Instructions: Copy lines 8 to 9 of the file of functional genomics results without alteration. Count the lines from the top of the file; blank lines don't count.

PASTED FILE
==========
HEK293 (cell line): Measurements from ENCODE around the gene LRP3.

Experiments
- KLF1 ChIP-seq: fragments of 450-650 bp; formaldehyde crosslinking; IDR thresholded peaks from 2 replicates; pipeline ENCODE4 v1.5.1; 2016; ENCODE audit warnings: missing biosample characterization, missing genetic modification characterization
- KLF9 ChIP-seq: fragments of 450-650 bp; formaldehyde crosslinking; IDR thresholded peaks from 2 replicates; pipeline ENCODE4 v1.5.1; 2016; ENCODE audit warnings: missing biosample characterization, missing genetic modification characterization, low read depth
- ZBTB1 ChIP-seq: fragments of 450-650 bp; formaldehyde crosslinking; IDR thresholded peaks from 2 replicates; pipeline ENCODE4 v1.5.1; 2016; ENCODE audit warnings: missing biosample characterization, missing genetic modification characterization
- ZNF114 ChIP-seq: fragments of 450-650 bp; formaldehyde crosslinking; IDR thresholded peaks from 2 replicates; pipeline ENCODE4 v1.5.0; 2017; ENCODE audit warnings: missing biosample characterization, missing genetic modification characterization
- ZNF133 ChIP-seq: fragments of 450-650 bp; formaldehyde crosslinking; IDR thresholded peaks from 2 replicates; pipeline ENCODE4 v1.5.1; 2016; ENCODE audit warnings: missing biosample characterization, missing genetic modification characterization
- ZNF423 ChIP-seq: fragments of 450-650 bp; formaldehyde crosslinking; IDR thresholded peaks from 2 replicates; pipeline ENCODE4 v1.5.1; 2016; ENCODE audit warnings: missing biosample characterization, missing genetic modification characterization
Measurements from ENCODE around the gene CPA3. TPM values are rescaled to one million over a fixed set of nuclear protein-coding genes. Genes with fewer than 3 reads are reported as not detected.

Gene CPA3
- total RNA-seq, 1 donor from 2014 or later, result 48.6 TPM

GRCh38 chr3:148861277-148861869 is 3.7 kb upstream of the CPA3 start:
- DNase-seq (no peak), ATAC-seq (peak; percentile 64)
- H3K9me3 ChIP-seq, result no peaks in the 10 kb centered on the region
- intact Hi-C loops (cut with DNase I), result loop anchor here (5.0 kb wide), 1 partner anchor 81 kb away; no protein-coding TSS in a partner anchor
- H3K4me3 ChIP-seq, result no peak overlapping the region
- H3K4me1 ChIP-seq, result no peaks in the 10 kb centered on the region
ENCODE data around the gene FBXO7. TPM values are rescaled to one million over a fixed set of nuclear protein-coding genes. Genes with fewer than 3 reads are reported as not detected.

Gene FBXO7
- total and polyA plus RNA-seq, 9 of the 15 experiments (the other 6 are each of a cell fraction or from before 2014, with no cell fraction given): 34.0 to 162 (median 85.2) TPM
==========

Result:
- ZNF423 ChIP-seq: fragments of 450-650 bp; formaldehyde crosslinking; IDR thresholded peaks from 2 replicates; pipeline ENCODE4 v1.5.1; 2016; ENCODE audit warnings: missing biosample characterization, missing genetic modification characterization
Measurements from ENCODE around the gene CPA3. TPM values are rescaled to one million over a fixed set of nuclear protein-coding genes. Genes with fewer than 3 reads are reported as not detected.